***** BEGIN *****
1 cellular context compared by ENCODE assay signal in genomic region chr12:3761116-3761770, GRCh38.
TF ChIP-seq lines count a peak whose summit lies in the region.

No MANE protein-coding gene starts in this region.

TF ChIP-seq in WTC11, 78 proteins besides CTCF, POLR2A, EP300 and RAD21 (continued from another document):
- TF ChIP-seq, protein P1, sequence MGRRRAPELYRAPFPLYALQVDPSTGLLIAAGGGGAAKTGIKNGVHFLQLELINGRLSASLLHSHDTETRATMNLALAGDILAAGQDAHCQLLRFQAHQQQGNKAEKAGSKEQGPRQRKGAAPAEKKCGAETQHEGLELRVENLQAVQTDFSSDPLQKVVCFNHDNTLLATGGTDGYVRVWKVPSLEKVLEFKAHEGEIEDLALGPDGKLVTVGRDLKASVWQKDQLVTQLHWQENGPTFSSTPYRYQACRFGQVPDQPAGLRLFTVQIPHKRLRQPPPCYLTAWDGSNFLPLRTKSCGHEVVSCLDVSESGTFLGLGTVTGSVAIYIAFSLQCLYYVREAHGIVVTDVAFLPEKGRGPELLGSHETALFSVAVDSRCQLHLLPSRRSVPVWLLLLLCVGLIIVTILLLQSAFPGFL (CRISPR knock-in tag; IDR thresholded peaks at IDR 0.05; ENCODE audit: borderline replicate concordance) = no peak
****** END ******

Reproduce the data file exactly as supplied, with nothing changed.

1 cellular context compared by ENCODE assay signal in genomic region chr12:3761116-3761770, GRCh38.
TF ChIP-seq lines count a peak whose summit lies in the region.

No MANE protein-coding gene starts in this region.

TF ChIP-seq in WTC11, 78 proteins besides CTCF, POLR2A, EP300 and RAD21 (continued from another document):
- TF ChIP-seq, protein P1, sequence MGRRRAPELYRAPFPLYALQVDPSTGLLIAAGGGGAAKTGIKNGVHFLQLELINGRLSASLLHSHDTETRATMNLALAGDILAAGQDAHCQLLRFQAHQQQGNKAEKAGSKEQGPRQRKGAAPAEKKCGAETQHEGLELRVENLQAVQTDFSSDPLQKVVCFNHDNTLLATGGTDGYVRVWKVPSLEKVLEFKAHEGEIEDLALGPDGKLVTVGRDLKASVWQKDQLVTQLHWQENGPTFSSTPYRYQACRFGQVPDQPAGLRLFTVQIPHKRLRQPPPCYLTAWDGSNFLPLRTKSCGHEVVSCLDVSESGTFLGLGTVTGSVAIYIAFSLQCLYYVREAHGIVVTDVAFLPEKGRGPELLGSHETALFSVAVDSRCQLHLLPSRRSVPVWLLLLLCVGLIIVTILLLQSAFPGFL (CRISPR knock-in tag; IDR thresholded peaks at IDR 0.05; ENCODE audit: borderline replicate concordance) = no peak